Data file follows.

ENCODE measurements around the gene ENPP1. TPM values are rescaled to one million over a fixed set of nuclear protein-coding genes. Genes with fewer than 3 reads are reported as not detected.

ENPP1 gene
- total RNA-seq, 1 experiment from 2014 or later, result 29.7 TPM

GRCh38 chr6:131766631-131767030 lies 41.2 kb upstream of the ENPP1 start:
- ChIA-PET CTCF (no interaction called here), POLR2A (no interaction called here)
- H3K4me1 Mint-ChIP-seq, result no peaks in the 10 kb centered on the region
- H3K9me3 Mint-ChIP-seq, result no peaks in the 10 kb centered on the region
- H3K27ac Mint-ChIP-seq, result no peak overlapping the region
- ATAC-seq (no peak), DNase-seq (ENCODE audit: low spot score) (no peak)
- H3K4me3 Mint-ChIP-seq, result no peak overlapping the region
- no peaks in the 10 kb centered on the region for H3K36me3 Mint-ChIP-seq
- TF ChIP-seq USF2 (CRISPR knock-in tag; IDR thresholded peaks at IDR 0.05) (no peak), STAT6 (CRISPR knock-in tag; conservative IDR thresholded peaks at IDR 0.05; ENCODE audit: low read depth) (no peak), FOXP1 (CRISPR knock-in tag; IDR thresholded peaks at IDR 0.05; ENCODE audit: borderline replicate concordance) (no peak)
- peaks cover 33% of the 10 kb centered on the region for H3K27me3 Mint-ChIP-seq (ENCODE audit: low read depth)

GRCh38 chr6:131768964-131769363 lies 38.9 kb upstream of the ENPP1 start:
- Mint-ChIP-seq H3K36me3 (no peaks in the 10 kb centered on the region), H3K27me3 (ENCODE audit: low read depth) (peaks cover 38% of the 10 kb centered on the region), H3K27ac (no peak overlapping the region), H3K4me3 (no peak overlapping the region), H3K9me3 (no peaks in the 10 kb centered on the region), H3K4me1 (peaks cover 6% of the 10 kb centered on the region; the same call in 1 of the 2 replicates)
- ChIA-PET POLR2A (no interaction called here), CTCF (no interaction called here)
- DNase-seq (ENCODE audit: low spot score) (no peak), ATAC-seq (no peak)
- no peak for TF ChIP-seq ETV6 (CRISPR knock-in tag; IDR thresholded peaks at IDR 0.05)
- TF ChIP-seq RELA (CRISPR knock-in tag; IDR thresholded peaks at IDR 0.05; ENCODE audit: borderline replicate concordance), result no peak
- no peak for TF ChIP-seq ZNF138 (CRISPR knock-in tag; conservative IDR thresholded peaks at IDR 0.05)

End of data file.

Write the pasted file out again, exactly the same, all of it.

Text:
ENCODE measurements around the gene ENPP1. TPM values are rescaled to one million over a fixed set of nuclear protein-coding genes. Genes with fewer than 3 reads are reported as not detected.

ENPP1 gene
- total RNA-seq, 1 experiment from 2014 or later, result 29.7 TPM

GRCh38 chr6:131766631-131767030 lies 41.2 kb upstream of the ENPP1 start:
- ChIA-PET CTCF (no interaction called here), POLR2A (no interaction called here)
- H3K4me1 Mint-ChIP-seq, result no peaks in the 10 kb centered on the region
- H3K9me3 Mint-ChIP-seq, result no peaks in the 10 kb centered on the region
- H3K27ac Mint-ChIP-seq, result no peak overlapping the region
- ATAC-seq (no peak), DNase-seq (ENCODE audit: low spot score) (no peak)
- H3K4me3 Mint-ChIP-seq, result no peak overlapping the region
- no peaks in the 10 kb centered on the region for H3K36me3 Mint-ChIP-seq
- TF ChIP-seq USF2 (CRISPR knock-in tag; IDR thresholded peaks at IDR 0.05) (no peak), STAT6 (CRISPR knock-in tag; conservative IDR thresholded peaks at IDR 0.05; ENCODE audit: low read depth) (no peak), FOXP1 (CRISPR knock-in tag; IDR thresholded peaks at IDR 0.05; ENCODE audit: borderline replicate concordance) (no peak)
- peaks cover 33% of the 10 kb centered on the region for H3K27me3 Mint-ChIP-seq (ENCODE audit: low read depth)

GRCh38 chr6:131768964-131769363 lies 38.9 kb upstream of the ENPP1 start:
- Mint-ChIP-seq H3K36me3 (no peaks in the 10 kb centered on the region), H3K27me3 (ENCODE audit: low read depth) (peaks cover 38% of the 10 kb centered on the region), H3K27ac (no peak overlapping the region), H3K4me3 (no peak overlapping the region), H3K9me3 (no peaks in the 10 kb centered on the region), H3K4me1 (peaks cover 6% of the 10 kb centered on the region; the same call in 1 of the 2 replicates)
- ChIA-PET POLR2A (no interaction called here), CTCF (no interaction called here)
- DNase-seq (ENCODE audit: low spot score) (no peak), ATAC-seq (no peak)
- no peak for TF ChIP-seq ETV6 (CRISPR knock-in tag; IDR thresholded peaks at IDR 0.05)
- TF ChIP-seq RELA (CRISPR knock-in tag; IDR thresholded peaks at IDR 0.05; ENCODE audit: borderline replicate concordance), result no peak
- no peak for TF ChIP-seq ZNF138 (CRISPR knock-in tag; conservative IDR thresholded peaks at IDR 0.05)